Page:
Microsoft: Bastions of Innovation?!?

I know, I know, I cringed a little when I wrote that title.  How in the world could Microsoft, the kings of crushing creative competition, be accused of having anything positive to do with the world of tech innovation?

Well, fellow geeks, we just have to deal with the fact that the Microsoft of today is a far cry from the Microsoft that brought you Vista, Live, and boatloads of mediocre-but-necessary products.

I came to this conclusion while at SMX a few weeks ago.  I had the opportunity to speak with one of the Bing engineers, Sasi Parthasarasy, as well as Melissa Powell, a Bing senior PM.  The conversations were fascinating (and I even discovered a fellow Brandeis alum, Reid Maker, designing webmaster tools for MS).  I made no bones about the fact that Microsoft has built up a well-deserved reputation for avoiding true innovation – XP lived as long as it did because, as it had such a stranglehold on the OS marketplace, there was no real need to spend money building, marketing and selling a new operating system.

And the Microsoft people didn’t disagree with me.  They did, however, point to the huge strides the company has made in the past couple of years.  Windows 7 is brilliant.  Hell, I run it as the primary OS on my iMac (forgive me my transgressions Steve Jobs).  Maybe part of its awesomeness is that Vista was so awful that anything would look great in comparison, but I don’t think so.  Office 2010, which I’m running the beta of, is excellent – and truly, Office has always stood as the one unassailable product line in Microsoft’s portfolio.  I’ve never had a single complaint about Office, and the alternatives – OpenOffice and Google Docs being the two that I’ve tried – always fell well short of what good ol’ Excel and Word can do.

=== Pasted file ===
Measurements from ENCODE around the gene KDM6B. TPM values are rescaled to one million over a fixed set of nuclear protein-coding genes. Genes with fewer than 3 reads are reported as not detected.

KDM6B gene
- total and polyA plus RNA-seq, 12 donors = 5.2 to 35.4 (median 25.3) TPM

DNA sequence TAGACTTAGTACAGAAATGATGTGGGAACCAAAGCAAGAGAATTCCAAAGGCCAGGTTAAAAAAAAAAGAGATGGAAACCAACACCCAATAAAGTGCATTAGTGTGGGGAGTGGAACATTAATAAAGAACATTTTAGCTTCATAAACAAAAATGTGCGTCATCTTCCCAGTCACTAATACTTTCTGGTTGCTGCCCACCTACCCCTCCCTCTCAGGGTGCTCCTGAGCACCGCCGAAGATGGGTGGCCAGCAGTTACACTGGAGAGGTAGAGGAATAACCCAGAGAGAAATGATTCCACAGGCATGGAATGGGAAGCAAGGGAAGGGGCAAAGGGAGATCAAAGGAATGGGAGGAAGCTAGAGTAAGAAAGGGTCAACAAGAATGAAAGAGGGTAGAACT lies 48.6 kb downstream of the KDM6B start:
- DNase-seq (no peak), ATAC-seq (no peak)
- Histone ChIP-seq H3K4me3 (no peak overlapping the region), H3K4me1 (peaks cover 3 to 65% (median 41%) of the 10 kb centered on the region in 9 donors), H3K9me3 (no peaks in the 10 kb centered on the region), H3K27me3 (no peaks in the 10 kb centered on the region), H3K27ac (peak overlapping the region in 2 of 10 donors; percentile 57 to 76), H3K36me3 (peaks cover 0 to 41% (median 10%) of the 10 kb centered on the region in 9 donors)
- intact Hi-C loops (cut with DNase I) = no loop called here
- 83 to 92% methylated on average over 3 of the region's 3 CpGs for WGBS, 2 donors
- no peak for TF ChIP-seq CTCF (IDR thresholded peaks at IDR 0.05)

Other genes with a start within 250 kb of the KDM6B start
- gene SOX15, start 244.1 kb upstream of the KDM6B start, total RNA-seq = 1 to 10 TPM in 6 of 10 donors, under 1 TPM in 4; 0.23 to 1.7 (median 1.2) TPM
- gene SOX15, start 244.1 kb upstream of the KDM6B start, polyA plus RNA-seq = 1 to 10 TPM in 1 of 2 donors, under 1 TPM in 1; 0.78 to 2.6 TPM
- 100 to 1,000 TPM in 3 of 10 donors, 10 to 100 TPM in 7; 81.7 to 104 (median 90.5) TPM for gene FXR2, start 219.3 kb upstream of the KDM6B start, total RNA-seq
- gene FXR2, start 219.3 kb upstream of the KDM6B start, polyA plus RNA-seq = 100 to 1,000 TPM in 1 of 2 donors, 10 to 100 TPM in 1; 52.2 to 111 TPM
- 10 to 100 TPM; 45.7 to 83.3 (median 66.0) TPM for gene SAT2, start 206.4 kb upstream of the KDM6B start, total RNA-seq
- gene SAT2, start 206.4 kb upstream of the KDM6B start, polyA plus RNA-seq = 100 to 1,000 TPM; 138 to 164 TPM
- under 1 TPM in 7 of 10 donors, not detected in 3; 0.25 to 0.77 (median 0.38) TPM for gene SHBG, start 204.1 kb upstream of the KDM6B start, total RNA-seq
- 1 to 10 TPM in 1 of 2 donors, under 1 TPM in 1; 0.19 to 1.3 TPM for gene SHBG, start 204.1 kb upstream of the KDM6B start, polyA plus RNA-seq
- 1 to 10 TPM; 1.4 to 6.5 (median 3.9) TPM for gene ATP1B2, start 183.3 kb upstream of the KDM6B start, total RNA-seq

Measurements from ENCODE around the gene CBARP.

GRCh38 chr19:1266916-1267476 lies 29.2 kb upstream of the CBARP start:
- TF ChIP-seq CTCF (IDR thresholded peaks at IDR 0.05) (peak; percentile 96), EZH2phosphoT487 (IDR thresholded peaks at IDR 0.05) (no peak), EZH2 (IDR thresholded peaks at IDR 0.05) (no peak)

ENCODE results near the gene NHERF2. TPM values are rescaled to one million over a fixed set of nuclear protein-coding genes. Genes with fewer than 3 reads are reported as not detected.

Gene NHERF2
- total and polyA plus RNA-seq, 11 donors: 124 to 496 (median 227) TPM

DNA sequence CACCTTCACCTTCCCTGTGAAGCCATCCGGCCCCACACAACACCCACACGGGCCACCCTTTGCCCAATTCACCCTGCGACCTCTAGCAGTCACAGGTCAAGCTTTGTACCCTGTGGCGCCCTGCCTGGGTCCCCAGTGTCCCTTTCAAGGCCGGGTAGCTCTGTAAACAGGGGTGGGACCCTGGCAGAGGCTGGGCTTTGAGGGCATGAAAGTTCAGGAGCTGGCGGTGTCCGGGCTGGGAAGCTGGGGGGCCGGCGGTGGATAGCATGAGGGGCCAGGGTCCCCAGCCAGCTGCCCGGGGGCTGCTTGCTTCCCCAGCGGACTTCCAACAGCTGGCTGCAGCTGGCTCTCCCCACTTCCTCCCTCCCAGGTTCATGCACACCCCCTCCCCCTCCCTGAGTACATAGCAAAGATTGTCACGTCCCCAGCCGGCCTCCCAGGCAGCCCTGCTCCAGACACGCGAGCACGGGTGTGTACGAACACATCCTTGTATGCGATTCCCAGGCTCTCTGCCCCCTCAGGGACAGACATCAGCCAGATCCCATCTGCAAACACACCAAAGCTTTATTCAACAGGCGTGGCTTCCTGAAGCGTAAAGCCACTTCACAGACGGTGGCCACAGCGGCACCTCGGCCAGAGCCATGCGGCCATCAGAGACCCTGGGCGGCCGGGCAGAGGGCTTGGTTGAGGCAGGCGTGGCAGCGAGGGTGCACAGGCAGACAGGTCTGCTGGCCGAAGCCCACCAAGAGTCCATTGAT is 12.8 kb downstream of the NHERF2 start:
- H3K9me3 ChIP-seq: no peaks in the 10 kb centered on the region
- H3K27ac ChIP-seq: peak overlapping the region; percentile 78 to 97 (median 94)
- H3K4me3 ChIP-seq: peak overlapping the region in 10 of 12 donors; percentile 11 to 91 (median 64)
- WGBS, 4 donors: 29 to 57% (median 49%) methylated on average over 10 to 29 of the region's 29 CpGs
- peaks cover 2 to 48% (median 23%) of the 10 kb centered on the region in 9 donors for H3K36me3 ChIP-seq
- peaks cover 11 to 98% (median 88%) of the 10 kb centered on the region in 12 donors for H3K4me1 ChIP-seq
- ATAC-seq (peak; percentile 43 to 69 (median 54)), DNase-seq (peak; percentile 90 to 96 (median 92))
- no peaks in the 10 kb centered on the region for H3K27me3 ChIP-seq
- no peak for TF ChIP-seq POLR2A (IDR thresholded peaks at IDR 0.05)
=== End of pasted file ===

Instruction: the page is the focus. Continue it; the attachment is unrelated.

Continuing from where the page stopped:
Then there’s Bing.  I’ve railed against Bing among friends and colleagues since its launch because, quite frankly, I didn’t see the business sense of trying to hammer a new search engine into the collective.  Nobody ever complains about Google’s service or search quality – when was the last time you heard someone say “Damn that Google, it’s so hard to search with them,”?  Never – no pain point, expensive marketing campaign, I saw failure in Bing’s future.

But they’ve actually done interesting things.  Whether or not it will catch on, whether or not Microsoft will ever come close to threatening Google’s dominance, Bing is more evidence that Microsoft is using innovation to push themselves (finally) into the 21st century.  Be it their innovative maps, their usage of realtime data, or their categorization of search results, Bing is at least different.  They didn’t, as I feared, take the “cuil” approach – claim better search results and a catchy name and massively fail to give any real reason for people to use their service.

Take note, innovative companies of the world – Microsoft is one of you, at least for right now.  How long this will last is anyone’s guess, but attacking their behemoth size and inability to make quick changes or noticeable innovations is not going to work as well as it used to.

The world is in a very weird place right now.

  • I have been hearing the exact same about Microsoft (have to admit from the inside) for few years now and despite to it all did not give a chance to Bing, their maps, web applications, etc, until now that is :)

  • They make some good stuff these days, although I almost cried when the Courier died. Had such high hopes for it.

  • I have been hearing the exact same about Microsoft (have to admit from the inside) for few years now and despite to it all did not give a chance to Bing, their maps, web applications, etc, until now that is :)

  • They make some good stuff these days, although I almost cried when the Courier died. Had such high hopes for it.

  • Jodyapap

    You did not describe one single innovative thing Microsoft has done. Yes Windows7 is much better than vista, maybe as good as Mac OS. Yes, Bing is good, but better than Google, I doubt it. So they are catching up with the new big boys on the block.
    Where’s the innovation? They’ve just gotten better at mimicking excellent products.